• Eggs: Plants morphed into an interest in eggs growing and hatching, we have playlists with chickens, ducks, tadpoles and octopus eggs hatching!

  • Sports: Female athletes practicing, teaching and talking about sports - we also have playlists of female engineers talking about their work. This strategy can help promote intentional visibility for any type of identifiable role model.

It’s extremely hard to browse videos or the web at large with a child. It’s kind of like wandering through a long check-out candy aisle while searching for “real food.” As an adult, you can tell within a few seconds if a video is “crap” but your child is already invested and wants to finish (particularly if a surprise egg may be opened).

Wall the Garden

  • Get away from the advertisements. You can pay for a subscription to YouTube, and/or use a browser ad-blocker which will block the ads (though your kid will see a blank screen in place of the ads).

  • Turn off autoplay - you can play a playlist or a set of videos without your kid touching and choosing the next selection.

  • Turn off the Internet. The safest way I have found to keep kids from wandering out of the garden is to disconnect the device she is using from the Internet. I typically download my approved playlists (which you can do with YouTube premium), and sometimes selected shows or movies on the Netflix app. Then, I disconnect the device from the Internet, and I finally feel like she can watch/browse unattended (until she undoubtedly figures out how to connect and get around my parental firewalls).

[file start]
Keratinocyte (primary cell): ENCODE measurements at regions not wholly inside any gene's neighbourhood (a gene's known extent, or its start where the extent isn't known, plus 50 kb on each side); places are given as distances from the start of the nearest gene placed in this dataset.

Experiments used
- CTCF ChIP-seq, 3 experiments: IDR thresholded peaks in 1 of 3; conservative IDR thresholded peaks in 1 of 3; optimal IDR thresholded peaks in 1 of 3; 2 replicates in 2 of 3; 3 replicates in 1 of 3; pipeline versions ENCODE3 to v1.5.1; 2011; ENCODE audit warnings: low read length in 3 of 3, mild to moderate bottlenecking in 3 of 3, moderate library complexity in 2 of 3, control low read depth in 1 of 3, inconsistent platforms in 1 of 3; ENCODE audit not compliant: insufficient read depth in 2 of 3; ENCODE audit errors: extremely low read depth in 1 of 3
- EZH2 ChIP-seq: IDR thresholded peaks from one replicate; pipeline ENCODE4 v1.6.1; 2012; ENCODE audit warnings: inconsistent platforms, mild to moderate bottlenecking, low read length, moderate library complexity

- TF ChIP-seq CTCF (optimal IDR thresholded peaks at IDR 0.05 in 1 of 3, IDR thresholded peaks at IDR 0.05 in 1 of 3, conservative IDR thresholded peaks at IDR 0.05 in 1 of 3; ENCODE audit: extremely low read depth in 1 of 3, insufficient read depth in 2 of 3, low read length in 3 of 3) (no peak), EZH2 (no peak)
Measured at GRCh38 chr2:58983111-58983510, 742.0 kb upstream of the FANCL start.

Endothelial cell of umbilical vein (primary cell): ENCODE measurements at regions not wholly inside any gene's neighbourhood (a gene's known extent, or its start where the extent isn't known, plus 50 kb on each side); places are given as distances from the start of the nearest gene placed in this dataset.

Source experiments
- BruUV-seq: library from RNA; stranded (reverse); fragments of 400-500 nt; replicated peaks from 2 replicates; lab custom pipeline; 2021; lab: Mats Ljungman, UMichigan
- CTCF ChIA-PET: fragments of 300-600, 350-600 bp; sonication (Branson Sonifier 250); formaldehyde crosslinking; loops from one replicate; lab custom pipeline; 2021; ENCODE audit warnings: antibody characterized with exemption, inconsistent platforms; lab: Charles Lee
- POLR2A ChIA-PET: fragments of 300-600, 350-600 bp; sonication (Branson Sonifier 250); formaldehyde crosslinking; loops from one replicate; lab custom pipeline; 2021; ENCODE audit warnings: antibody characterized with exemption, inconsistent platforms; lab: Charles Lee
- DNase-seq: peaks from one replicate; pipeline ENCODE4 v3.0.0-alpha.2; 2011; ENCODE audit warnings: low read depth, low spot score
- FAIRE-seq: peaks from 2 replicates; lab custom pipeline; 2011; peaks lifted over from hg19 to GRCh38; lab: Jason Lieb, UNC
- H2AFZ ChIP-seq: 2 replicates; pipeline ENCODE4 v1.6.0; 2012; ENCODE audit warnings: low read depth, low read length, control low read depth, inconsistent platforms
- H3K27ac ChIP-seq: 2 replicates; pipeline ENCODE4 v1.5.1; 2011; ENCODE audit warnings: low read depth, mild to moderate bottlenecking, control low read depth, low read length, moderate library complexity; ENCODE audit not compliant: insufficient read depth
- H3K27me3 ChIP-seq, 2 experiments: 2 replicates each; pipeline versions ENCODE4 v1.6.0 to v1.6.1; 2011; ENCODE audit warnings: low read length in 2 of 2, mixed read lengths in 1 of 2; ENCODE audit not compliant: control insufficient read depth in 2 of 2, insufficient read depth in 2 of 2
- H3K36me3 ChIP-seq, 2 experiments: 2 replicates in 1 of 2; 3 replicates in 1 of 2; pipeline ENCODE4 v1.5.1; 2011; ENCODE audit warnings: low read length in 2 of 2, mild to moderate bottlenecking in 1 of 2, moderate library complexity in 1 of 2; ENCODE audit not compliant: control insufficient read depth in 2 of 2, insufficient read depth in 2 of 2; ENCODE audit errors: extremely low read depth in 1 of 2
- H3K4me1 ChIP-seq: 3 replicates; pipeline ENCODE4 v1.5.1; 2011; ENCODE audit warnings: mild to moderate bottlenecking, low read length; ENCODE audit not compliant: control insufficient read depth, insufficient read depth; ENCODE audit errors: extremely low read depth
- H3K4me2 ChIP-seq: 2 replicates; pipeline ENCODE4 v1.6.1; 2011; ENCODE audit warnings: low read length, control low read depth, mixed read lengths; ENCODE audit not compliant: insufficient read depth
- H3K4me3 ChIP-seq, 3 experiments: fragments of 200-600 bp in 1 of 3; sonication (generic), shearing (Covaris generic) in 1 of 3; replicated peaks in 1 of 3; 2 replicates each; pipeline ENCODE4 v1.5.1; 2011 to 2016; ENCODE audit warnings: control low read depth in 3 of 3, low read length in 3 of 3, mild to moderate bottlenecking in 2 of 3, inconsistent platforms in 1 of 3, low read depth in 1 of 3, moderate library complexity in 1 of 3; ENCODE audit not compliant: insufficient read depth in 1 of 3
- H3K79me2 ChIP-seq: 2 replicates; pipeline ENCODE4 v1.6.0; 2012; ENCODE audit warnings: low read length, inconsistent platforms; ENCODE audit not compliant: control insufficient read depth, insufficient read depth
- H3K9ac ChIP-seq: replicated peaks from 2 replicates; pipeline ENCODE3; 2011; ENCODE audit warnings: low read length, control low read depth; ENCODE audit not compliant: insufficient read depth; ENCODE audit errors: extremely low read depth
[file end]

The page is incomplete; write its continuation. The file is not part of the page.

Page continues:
Supervise and Analyze

Talk about what kids are watching. My daughter watches a bunch of content that is not particularly pitched for kids. As a result, she has a raft of interesting questions. These lead us to select new videos and to watch parts of her videos together so we can learn the phrases, technical language and slang she may be hearing for the first time. It’s an enormously productive way to build language and vocabulary. When my daughter at three told a pre-school teacher, “I like to seek out new challenges,” I knew she got that phrase verbatim from one of her female rock-climber videos.

Good Digital Citizens

Unfortunately, the list building and curation takes time, and it’s an ongoing process as kids interests evolve. There’s no pretending it’s easy, or free to get the most educational experience for kids from the Internet. And we can feel certain our kids will consume media (and food) we wouldn’t choose when they are with other families and kids. Talking about the videos and building new playlists takes a lot of time too. But, we’re teaching a lifelong skill. If we can help our kids become critical consumers of digital media from an early age, they will build these skills over time with your help, and they will make better decisions about the content they consume, and make more sophisticated assessments of how media is manipulating the audience when they are older. For more excellent advice on how to develop digital citizenship skills, advice by age, or other tips on how parents can navigate YouTube, check out Common Sense Media.